When Patrick Beverley is on the court, the Houston Rockets win. They are 9-2 since Beverley came back from knee surgery, are now tied with the Los Angeles Clippers for third in the Western Conference, and are looking at a creampuff schedule of Dallas, Sacramento, Brooklyn, New Orleans, and Minnesota for their next five games. Beverley may not have the most impressive box score stats averaging 7 points and 5 assists per game this season, but he does the little things which win teams games.
A few years back, the New York Times wrote a famous article entitled “The No-Stats All-Star” on Shane Battier, another Rocket who did the little things which mattered. The erudite, karaoke-loving Battier can seem to be a complete contrast from the inner-city Chicago Beverley. But the two are similar on the court. They know the importance of the fundamentals, know their role, play smart defense, and stick to that role. Those are the things which has let Beverley play a key role in bringing Houston to its current position.
Fire and Wit
People love to talk about Beverley’s intense competitiveness and how he will never hesitate to stand up to anyone. Just look at this Oklahoma City profile on him and note how everyone who has ever known him talks about his competitive drive and tenacity.
But while toughness and competitiveness are positive qualities, there is more to Beverley than that. Just being tough is not enough to be a great defensive player, and analysts all too often make the easy mistake of claiming that good defense is “just about effort.”
Defense is not just about effort. It is about knowing what to do and requires talent. Not just in a one-on-one battle, but from a team perspective. This knowledge was what made Battier great given his ferocious interest in analytics. And while Beverley may or may not be as interested in the numbers as Shane was, he pays attention to what he has to do.
While the defensive duels between Beverley and Russell Westbrook like what happened on Friday are certainly entertaining, we have to remember that those individual battles are not as important as team defence requiring a Toledo personal injury lawyers and knowing where you are supposed to be rotating to at all times. This is especially true for a guard, given how they will switch more on the screen and roll compared to a big man.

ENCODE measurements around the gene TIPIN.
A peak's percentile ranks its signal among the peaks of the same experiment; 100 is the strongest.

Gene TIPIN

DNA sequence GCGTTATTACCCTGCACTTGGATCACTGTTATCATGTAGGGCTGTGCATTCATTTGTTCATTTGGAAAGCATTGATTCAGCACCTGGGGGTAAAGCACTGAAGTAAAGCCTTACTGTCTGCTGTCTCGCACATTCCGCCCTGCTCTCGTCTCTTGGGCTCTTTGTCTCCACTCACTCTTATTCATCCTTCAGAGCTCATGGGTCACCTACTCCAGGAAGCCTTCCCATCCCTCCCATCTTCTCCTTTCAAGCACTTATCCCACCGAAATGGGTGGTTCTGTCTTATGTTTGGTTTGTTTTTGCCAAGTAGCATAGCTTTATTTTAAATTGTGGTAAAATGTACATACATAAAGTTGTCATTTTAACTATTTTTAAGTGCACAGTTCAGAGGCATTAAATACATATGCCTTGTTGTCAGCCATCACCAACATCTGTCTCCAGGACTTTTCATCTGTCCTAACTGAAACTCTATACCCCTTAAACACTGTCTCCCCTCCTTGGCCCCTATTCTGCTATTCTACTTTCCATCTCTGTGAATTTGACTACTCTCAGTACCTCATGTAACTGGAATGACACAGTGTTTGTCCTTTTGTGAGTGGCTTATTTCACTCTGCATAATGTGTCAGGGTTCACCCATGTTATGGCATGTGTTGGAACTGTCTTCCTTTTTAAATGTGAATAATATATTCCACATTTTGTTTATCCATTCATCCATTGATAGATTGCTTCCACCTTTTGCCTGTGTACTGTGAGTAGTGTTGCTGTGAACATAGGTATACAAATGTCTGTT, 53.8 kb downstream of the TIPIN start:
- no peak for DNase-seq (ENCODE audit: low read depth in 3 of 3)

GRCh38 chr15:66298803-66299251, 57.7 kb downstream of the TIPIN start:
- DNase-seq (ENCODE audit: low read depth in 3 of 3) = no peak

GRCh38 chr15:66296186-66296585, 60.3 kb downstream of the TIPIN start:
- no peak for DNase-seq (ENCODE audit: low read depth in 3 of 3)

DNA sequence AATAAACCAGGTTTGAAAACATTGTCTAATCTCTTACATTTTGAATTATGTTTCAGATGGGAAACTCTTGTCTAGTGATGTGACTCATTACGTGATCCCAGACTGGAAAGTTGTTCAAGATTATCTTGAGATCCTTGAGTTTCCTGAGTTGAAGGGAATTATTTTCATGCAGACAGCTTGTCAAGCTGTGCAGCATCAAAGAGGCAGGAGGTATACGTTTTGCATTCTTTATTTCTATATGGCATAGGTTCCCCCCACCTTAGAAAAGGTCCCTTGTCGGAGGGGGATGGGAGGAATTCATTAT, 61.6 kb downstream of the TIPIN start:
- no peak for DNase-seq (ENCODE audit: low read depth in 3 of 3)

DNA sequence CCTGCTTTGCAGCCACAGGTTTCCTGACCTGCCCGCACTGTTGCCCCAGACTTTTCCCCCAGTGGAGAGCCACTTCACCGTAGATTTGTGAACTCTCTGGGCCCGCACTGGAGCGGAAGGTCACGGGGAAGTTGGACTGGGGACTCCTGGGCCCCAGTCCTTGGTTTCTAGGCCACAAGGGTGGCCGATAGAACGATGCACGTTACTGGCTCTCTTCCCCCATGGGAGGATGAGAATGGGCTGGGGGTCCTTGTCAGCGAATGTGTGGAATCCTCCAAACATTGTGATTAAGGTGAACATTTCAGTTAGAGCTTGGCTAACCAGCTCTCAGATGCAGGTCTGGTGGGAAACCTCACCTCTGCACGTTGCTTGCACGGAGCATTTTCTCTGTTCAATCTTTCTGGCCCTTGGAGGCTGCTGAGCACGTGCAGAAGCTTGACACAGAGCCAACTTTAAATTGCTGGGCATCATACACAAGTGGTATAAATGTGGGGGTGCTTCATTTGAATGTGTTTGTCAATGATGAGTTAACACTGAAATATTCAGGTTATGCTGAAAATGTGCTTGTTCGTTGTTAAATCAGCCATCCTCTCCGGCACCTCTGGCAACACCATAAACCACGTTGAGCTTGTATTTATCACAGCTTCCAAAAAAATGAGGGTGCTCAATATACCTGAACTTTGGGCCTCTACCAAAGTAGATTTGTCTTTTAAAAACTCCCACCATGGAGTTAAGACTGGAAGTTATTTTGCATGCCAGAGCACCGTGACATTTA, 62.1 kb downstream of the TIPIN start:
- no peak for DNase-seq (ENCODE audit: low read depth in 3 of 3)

For example, James Harden is not a bad defender because he plays poor one-on-one defense. While he is no Beverley, he can perform adequately if facing another guard in an iso position. Harden’s biggest defensive weakness is his tendency to ball-watch and lose track of where his man is. This leads to open corner three-point shots and back door cuts.
But while players like Harden make rotational mistakes, Beverley knows what he is doing when he is on the court. Look at the next three defensive possessions starting from these highlights in the Rockets-Thunder game. The first possession has Beverley funneling Westbrook to his left, where Nene and Beverley contest a layup which does not go in. The second possession sees Beverley stay to Westbrook’s right and cuts off the driving lane at every turn, forcing Westbrook to fire up a three.
But the third possession, the last one, shows Beverley’s intellect and commitment to the team. Beverley chases Westbrook around the screen by Steven Adams, but instantly drops off without hesitating when Eric Gordon decides to cover Westbrook. He then immediately finds the open man in Domantas Sabonis, boxes him out, and grabs the game-sealing rebound.
Nothing about that play really stands out in a box score aside from the rebound, but that rebound is more than the product of mere hustle. Beverley’s defense is not just the product of his relentless energy, but from knowing where he had to go. And that sort of knowledge combined with his ferocity makes him as valuable to the Harden Rockets as Battier was to the Yao-McGrady Rockets.
Knowing your Role
Almost from the minute Beverley came out of nowhere in 2013 and grabbed the starting spot, the Rockets have been looking for someone to replace him. There were always Rockets fans who thought that the team would be better off starting Jeremy Lin, and then the front office tried the disastrous Ty Lawson experiment.
But as the Rockets are rolling, it is clear that Beverley is the point guard this team needed all along. He may not have the offensive numbers of other point guards, but he plays defense, hustles, knows what to do, and does not need to take the ball away from Harden in order to be effective.
This latter point becomes all more important when you consider how Harden has had issues playing alongside other guards like Lin and Lawson who needed the ball. Now Harden can rack up the assist numbers which have created this powerhouse Rockets offense, Eric Gordon can keep Houston humming while Harden rests, and Beverley does the dirty work.
That dirty work may not make the ESPN highlight reel. But it is necessary to win games, and suitable for another no-stats all-star.